Many prophets note the straying of Israel. Hosea declares that “a spirit of whoredom has led them astray” (Hos 4:12), Amos observes that Judah “has been led astray by the same lies after which their ancestors walked” (Amos 2:4), Micah decries “the prophets who lead my people astray” (Mic 3:5), while Ezekiel muses, “will you defile yourselves after the manner of your ancestors and go astray after their detestable things?” (Ezek 20:30)

Deutero-Isaiah exposes the follow of idol worship, in that idols cannot see or understand (Isa 44:18), and so for the one who worships such an idol “a deluded mind has led him astray” (Isa 44:20). Isaiah accuses both Egypt (Isa 19:13) and Assyria (Isa 30:28) of having been led astray; Deutero-Isaiah then accuses Babylon of having been led astray (Isa 47:10), whilst also confessing that in Israel “all we like sheep have gone astray” (Isa 53:6).

Jeremiah reminds the people of when the prophets of Baal led them astray (Jer 23:13, evoking the story of Elijah told at 1 Kings 18) and echoes Deutero-Isaiah in claiming that “my people have been lost sheep; their shepherds have led them astray” (Jer 50:6), while Ezekiel notes that “the consecrated priests, the descendants of Zadok, who kept my charge, who did not go astray when the people of Israel went astray” will be the priests to take charge of the new temple he foresees (Ezek 48:11).

So the command not to be carried astray clearly reflects a regular refrain from Hebrew Scriptures, as do many of the other injections in this chapter of Hebrews, as we have noted.

(9) A later exhortation in this list, to “continually offer a sacrifice of praise to God” (Heb 13:15) is also a fundamental teaching in Hebrew Scripture. The psalms, of course, are replete with indications of the praise given to God: “in the midst of the congregation, I will praise you” (Ps 22:22; see also 9:2; 35:18; 43:4; 119:7; and see Exod 15:2; Isa 25:1; Sir 51:11, 22; and at the close of the Prayer of Manasseh).

The instruction to “praise the Lord with the lyre; make melody to him with the harp of ten strings” (33:2) is echoed in Ps 43:4 and expanded in Ps 150:1–6. Many later psalms beginning with the exclamation, “praise the Lord!” (106:1; 111:1; 112:1; 117:1; 135:1; 146:1; 147:1; 148:1; 149:1; 150:1), whilst some end with the same exclamation (105:45; 106:48; 115:18; 117:2; 135:21; 146:10; 147:20; 148:14; 149:9; 150:6).

(10) Finally, towards the end of the list, the instruction to “not neglect to do good and to share what you have” (Heb 13:16) evokes God’s lament, reported by Jeremiah, that God’s people “are skilled in doing evil, but do not know how to do good” (Jer 4:22; see also 13:23). Isaiah instructs the people, “learn to do good; seek justice, rescue the oppressed, defend the orphan, plead for the widow” (Isa 1:17) and that instruction is repeated in a later period by Ben Sirach (Sir 12:1–2, 5; 14:13) as well as in some of the psalms (Ps 34:14; 37:3, 27; 51:18). The psalmist also reflects that is it in the nature of God both to be good and to “do good” (Ps 119:68).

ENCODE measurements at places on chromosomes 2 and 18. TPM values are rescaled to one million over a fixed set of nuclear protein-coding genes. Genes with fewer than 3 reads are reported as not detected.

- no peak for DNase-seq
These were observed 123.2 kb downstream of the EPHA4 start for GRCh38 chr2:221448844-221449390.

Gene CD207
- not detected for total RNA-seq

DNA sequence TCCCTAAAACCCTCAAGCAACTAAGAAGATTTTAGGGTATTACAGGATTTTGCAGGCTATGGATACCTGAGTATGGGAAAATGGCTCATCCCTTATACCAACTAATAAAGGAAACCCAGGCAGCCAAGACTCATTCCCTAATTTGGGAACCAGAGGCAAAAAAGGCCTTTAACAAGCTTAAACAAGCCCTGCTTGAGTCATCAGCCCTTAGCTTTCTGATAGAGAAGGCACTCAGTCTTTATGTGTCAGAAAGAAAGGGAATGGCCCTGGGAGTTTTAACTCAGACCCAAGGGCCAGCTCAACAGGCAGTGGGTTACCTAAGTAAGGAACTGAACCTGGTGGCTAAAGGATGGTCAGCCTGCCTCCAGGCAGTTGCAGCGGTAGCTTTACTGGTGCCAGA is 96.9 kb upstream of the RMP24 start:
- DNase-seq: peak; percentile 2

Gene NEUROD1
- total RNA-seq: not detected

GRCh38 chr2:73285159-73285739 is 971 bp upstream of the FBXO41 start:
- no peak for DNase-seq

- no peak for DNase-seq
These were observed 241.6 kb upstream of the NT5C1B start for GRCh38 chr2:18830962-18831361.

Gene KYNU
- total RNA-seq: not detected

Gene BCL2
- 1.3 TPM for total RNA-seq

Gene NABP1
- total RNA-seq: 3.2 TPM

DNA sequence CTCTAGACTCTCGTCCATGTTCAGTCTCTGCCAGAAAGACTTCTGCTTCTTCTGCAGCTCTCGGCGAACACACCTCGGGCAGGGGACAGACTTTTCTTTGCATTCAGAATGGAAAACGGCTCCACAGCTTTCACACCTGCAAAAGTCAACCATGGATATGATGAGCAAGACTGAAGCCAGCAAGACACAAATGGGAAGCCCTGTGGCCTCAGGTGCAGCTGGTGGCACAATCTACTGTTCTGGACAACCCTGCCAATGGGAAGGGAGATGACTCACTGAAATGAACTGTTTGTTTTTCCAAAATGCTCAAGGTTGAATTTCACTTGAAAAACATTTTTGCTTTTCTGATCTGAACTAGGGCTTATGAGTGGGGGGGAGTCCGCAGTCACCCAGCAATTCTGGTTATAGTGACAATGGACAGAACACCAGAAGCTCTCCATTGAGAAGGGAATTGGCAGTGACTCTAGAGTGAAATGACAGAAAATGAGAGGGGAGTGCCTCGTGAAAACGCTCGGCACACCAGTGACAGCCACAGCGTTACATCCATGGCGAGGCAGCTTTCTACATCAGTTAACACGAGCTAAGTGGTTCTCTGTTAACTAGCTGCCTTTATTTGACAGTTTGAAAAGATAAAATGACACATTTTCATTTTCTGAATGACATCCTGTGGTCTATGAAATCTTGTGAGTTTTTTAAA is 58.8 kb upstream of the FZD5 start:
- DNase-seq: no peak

*****

The many fundamental scriptural exhortations that are collated in this passage thus combine to demonstrate that the church, at its best, can be a community of mutual support, care, and assistance. That is what the author of this “word of exhortation” wishes to convey from the saints in Italy to those unnamed saints who receive this communication.

If these saints remain faithful in all of these ways, they continue in obedience to the Lord who, as scripture attests, is “my helper”. Keeping faithful to the ways of this God will ensure that “I will not be afraid; what can anyone do to me?“ (Ps 118:6, quoted at Heb 13:6).

*****

See also

Author: John T Squires

My name is John Squires. I live in the Australian Capital Territory. I have been an active participant in the Uniting Church in Australia (UCA) since it was formed in 1977, and was ordained as a Minister of the Word in this church in 1980. I have served in rural, regional, and urban congregations and as a Presbytery Resource Minister and Intentional Interim Minister. For two decades I taught Biblical Studies at a theological college and most recently I was Director of Education and Formation and Principal of the Perth Theological Hall. I've studied the scriptures in depth; I hold a number of degrees, including a PhD in early Christian literature. I am committed to providing the best opportunities for education within the church, so that people can hold to an informed faith, which is how the UCA Basis of Union describes it. This blog is one contribution to that ongoing task.

Leave a Reply

Fill in your details below or click an icon to log in:

WordPress.com Logo

You are commenting using your WordPress.com account. Log Out /  Change )

Twitter picture

You are commenting using your Twitter account. Log Out /  Change )

Facebook photo

You are commenting using your Facebook account. Log Out /  Change )

Connecting to %s

%d bloggers like this: